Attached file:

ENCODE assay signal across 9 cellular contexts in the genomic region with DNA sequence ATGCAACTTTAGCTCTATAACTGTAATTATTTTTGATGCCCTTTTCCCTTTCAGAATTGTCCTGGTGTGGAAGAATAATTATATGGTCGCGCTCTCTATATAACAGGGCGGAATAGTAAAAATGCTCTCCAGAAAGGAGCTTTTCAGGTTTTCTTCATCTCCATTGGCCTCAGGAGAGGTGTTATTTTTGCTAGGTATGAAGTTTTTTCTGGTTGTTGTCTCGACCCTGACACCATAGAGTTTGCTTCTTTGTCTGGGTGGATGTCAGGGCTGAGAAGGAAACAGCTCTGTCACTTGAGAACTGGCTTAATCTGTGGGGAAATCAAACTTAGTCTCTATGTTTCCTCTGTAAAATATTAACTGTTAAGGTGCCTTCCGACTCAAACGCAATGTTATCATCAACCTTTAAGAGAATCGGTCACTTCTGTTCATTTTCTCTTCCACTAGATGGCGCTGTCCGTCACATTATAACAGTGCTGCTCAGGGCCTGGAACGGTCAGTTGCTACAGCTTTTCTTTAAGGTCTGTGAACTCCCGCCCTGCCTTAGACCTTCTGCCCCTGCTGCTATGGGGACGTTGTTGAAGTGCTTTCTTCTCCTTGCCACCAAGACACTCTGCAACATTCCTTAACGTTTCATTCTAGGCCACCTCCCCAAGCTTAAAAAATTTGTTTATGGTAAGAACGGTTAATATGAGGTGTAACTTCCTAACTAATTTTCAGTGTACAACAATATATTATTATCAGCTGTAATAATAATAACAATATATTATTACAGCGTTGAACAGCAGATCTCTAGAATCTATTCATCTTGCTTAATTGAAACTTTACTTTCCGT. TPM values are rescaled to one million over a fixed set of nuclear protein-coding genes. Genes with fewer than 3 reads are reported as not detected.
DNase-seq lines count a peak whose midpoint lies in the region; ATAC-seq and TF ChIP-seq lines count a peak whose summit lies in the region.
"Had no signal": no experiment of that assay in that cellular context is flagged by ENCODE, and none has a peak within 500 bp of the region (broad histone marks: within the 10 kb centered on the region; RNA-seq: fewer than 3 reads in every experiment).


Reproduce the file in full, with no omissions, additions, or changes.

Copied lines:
ENCODE assay signal across 9 cellular contexts in the genomic region with DNA sequence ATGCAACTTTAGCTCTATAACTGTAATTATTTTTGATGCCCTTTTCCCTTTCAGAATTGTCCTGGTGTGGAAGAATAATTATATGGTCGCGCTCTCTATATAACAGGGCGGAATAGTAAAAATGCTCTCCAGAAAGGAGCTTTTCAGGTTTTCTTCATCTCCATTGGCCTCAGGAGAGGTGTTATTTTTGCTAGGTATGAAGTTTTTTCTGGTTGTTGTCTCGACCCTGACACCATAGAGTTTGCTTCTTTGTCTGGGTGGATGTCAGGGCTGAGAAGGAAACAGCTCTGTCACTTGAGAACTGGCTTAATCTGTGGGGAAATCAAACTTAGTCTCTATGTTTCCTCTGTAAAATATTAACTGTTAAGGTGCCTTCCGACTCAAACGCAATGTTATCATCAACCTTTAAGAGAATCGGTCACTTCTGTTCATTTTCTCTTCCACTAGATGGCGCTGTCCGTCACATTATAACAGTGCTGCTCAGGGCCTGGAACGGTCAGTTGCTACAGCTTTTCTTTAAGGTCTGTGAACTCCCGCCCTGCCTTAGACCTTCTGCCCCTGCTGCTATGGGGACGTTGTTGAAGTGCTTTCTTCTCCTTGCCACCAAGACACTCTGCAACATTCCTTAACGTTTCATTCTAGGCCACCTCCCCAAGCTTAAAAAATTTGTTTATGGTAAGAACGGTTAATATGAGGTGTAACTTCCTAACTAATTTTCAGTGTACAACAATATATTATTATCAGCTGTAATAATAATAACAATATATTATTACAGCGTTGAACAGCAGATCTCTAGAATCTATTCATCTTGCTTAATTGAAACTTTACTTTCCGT. TPM values are rescaled to one million over a fixed set of nuclear protein-coding genes. Genes with fewer than 3 reads are reported as not detected.
DNase-seq lines count a peak whose midpoint lies in the region; ATAC-seq and TF ChIP-seq lines count a peak whose summit lies in the region.
"Had no signal": no experiment of that assay in that cellular context is flagged by ENCODE, and none has a peak within 500 bp of the region (broad histone marks: within the 10 kb centered on the region; RNA-seq: fewer than 3 reads in every experiment).